Several of our lenders have specialist non-resident departments with staff that understand most common languages, so even if your documents require translation this is not normally a problem.
A valid work visa is required by several lenders as part of their verification process. This is waived if you are a dual citizen or can provide other evidence that you are permitted to work in that country.
What if I’m self-employed?
If you’re self employed then there are only a few lenders that will accept your income.
It’s much easier to assess overseas PAYG income than trying to work out the income earned by a self-employed Australian expat.
We have a couple of options to assist you depending on:
- Availability of an accountant
- Country you live in
- Your income currency
You may actually be able to borrow up to 70-80% of the property value with a couple of our lenders if you can provide all of the following:
- 2 years personal and business tax returns.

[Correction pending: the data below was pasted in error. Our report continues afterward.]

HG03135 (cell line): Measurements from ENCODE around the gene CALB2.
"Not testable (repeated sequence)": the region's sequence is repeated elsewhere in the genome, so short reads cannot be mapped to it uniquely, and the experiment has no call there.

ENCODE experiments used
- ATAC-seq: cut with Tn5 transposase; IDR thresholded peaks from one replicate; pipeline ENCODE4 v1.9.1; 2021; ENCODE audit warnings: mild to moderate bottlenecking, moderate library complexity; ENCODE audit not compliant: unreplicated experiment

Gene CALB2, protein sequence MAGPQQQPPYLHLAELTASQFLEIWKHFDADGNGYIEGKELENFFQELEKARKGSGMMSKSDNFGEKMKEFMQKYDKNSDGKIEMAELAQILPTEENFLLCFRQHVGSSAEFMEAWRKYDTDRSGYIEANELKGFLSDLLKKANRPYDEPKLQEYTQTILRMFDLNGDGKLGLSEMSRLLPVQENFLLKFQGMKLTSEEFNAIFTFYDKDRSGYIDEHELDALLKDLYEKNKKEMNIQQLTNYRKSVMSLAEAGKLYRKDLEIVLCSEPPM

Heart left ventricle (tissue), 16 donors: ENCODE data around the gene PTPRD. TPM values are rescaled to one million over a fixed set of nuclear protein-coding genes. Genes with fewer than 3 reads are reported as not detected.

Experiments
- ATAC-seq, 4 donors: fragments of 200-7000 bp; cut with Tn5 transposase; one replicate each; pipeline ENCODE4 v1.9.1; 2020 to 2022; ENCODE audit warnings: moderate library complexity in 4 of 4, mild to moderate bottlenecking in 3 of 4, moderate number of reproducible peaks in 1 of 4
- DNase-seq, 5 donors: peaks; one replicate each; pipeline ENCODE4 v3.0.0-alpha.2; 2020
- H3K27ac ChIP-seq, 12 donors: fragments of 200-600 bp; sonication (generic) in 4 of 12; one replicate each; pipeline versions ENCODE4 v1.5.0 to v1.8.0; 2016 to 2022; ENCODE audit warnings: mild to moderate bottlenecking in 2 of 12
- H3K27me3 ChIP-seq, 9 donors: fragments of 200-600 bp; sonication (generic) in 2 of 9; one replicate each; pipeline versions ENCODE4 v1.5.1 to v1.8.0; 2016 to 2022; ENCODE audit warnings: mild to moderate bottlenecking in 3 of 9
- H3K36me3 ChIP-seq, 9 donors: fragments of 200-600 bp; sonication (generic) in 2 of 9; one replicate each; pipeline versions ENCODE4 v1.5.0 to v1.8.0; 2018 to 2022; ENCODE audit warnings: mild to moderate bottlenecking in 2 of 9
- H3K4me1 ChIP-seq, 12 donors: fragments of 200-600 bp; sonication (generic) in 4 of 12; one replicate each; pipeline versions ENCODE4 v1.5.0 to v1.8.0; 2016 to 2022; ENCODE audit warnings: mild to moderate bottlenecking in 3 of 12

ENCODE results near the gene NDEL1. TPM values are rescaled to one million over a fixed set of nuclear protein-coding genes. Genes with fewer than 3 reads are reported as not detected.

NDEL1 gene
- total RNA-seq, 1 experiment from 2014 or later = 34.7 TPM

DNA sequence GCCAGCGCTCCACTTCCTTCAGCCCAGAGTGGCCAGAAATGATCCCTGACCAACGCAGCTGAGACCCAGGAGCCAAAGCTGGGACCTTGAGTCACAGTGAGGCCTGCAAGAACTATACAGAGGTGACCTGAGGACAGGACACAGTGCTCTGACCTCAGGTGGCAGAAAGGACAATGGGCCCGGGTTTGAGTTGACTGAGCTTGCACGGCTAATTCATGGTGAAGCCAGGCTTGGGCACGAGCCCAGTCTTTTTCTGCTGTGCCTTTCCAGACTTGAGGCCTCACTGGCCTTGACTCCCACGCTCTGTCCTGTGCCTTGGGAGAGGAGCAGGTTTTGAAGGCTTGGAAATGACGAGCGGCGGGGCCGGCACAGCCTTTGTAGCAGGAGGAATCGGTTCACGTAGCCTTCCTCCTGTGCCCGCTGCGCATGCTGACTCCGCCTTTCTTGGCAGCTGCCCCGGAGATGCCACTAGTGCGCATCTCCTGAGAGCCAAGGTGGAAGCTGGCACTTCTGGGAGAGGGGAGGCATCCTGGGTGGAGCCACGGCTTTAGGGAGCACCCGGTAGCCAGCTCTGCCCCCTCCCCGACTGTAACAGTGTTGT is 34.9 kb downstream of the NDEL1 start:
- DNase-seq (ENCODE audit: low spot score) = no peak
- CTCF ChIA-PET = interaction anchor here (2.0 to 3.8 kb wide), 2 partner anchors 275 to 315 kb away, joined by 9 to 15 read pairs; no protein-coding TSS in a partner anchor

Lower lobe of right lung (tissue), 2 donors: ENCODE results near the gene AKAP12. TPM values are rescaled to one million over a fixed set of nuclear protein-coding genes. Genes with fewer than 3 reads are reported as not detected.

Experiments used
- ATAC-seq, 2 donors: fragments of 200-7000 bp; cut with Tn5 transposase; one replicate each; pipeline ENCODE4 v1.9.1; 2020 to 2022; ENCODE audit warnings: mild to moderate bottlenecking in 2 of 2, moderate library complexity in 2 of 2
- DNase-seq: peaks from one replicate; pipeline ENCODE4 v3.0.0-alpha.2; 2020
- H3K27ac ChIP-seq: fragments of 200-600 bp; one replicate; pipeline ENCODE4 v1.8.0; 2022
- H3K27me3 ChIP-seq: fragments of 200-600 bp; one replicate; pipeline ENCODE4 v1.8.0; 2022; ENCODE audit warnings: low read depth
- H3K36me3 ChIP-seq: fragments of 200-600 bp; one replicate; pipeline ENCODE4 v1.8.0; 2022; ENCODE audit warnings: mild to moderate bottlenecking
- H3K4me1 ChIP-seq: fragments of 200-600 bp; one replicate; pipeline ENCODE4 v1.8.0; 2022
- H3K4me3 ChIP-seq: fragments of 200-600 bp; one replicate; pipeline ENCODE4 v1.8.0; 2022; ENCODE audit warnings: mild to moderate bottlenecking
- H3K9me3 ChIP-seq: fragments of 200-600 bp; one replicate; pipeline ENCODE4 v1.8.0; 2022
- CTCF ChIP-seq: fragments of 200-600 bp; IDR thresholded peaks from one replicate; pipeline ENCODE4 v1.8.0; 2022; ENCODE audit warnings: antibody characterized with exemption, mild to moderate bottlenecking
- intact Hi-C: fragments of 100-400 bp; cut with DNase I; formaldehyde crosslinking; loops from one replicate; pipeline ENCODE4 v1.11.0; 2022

- 6 months business bank statements.
- An accountants letter verifying your income.
The problem with tax rates
Some lenders will use Australian tax rates when assessing your income rather than the tax rate of the country that you’re living in.
Australian tax rates are some of the highest in the world and this can seriously reduce your ability to borrow the amount you need, especially when you consider countries like Hong Kong or Singapore which have low tax rates or the UAE which doesn’t require you to pay tax at all.
Luckily, we have some lenders on our panel that use foreign tax rates which allow you to borrow more. The servicing is based on the Net Overseas income and is not taxed again in Australia.
These lenders will only use foreign tax rates when they can see tax withheld from your payslips. So, the trick to getting the lender to accept these rates is to provide as much income evidence as possible.
This offer is only applicable to the following countries but please give us a call first because there’s no saying how long this deal will stick around:
- United States Dollar (USD)
- Great Britain Pounds Sterling (GBP)
- Euro (EUR)
- Singapore Dollar (SGD) – Conditions apply